Use of the Enterprise Management Incentive (EMI) scheme hit an all-time high last year*, with key employees making a record £760m in gains from selling shares in the businesses they work for, says UHY Hacker Young, the national accountancy firm. That is a 27% increase from the £600m they made in selling shares in 2017/18
34,000 employees were granted new share options under the EMI scheme last year, also an all-time high. EMI share options were exercised by 8,000 employees of 1,550 businesses over the same period, the highest figures since 2007/8.
UHY Hacker Young explains that the EMI scheme is used by businesses to retain and motivate their key employees, as it allows them to directly profit from the profitable growth of the business. The firm says that record use of the scheme shows how successful it has been in helping businesses align their interests with those of employees.
The scheme has often been used by fast-growing businesses in ‘knowledge economy’ sectors like technology and fintech, where retaining talent in the long term can be challenging.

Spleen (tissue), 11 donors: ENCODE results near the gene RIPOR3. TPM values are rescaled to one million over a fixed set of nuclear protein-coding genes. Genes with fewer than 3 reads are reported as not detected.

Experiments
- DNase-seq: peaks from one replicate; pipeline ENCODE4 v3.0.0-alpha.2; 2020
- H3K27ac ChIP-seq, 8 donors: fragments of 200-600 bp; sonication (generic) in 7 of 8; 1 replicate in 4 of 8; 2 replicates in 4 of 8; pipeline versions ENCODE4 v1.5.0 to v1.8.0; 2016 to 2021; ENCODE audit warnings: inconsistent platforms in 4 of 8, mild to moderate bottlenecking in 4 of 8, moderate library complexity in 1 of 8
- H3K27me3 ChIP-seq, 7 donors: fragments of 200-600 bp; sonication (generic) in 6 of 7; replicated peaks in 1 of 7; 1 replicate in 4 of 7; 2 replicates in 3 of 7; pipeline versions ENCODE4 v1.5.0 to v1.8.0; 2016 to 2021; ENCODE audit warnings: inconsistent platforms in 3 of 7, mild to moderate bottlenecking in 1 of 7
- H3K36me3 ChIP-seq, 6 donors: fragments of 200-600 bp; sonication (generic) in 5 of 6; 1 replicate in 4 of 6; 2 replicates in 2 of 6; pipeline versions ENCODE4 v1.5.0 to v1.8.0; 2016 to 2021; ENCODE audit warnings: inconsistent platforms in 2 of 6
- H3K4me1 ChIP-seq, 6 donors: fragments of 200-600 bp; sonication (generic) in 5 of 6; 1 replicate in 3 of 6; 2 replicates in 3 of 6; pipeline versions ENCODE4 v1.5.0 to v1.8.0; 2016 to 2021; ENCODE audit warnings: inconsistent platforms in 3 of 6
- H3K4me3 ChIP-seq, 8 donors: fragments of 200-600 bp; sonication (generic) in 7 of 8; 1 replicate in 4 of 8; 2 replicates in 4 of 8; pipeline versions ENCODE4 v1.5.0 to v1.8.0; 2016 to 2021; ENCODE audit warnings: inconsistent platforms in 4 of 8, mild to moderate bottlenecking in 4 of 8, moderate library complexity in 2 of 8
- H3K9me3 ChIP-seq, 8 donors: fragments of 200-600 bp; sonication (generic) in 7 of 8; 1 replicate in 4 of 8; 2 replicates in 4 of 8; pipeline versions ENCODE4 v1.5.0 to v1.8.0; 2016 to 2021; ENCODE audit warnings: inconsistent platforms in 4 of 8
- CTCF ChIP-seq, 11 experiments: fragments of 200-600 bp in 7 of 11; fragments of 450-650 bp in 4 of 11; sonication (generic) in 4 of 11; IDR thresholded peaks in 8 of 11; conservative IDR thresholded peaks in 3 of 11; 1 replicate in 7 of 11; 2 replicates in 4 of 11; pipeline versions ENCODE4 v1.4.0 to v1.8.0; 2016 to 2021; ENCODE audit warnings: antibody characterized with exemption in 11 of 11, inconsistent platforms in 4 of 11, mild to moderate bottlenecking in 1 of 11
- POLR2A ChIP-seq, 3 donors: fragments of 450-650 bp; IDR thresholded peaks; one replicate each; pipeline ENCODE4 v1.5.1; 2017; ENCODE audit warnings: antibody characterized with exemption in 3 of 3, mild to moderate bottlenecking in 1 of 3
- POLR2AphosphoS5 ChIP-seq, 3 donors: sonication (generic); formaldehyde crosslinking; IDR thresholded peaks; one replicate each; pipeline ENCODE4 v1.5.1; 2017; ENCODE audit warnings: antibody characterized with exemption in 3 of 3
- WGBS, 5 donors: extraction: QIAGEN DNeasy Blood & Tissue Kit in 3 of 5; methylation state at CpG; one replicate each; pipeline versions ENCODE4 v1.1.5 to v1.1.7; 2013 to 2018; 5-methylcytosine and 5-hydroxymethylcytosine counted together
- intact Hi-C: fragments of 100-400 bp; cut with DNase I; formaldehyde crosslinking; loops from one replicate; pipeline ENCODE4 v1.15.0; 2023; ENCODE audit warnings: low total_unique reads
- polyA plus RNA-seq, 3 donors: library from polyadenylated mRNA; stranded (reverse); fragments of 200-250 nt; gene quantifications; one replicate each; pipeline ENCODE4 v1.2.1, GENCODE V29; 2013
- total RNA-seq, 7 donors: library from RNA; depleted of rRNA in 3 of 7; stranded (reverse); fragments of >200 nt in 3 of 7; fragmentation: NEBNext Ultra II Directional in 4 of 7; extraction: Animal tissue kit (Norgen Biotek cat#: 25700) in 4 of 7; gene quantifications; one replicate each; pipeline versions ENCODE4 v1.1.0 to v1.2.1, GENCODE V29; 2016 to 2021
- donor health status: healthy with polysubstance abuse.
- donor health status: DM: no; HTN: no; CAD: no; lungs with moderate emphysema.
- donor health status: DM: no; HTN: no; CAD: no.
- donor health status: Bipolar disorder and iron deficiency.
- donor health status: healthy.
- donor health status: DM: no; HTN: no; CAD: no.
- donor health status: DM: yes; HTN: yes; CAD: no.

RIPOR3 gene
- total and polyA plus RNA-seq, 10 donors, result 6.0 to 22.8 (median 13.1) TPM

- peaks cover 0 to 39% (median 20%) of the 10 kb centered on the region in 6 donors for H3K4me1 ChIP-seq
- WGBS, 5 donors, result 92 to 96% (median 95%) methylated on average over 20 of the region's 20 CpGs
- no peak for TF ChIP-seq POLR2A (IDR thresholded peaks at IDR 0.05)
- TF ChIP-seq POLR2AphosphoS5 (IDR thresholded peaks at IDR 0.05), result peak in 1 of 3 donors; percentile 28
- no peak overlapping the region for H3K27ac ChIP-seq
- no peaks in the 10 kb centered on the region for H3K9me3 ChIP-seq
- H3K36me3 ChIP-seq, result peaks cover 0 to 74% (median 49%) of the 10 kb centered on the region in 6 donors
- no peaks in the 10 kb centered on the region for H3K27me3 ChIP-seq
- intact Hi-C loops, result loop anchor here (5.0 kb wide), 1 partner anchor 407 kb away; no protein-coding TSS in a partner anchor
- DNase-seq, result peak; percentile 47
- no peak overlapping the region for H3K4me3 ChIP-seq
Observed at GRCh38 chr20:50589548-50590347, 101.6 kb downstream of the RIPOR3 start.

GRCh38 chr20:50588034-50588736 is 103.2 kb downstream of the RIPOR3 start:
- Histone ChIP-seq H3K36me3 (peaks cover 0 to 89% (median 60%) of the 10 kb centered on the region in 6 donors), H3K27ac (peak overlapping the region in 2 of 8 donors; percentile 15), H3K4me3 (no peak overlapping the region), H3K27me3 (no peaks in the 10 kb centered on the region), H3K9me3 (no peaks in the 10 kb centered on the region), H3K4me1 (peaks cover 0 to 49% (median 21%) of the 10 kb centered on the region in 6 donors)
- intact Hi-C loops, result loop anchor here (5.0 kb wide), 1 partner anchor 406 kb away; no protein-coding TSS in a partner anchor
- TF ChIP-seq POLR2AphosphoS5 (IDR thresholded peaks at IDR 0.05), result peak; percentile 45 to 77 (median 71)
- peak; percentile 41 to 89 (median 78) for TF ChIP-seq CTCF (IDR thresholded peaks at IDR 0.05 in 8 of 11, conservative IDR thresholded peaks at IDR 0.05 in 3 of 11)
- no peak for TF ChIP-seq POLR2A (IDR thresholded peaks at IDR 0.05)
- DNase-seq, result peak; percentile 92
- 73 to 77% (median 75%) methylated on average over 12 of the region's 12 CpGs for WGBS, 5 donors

Michael Fitch, Partner at UHY Hacker Young, comments: “The EMI scheme has proven to be a consistent winner for businesses and employees, which is why its use has risen so dramatically.”
“The recent fall in the stock market and in some company valuations might cause a few wobbles for those seeking to exercise options. Our view is all companies should at least consider introducing this scheme and with low company valuations it is a good time to grant options. From a tax point of view its very generous.”
“Using the EMI scheme means the most valuable individuals are more likely to stay and grow a business.”
Employees granted share options under the EMI scheme do not have to pay income tax or national insurance on the value of share options when they are granted and often only pay 10% capital gains tax when selling their shares**.
* Year end March 31 2019. Source: HMRC
** Due to claiming Entrepreneurs’ Relief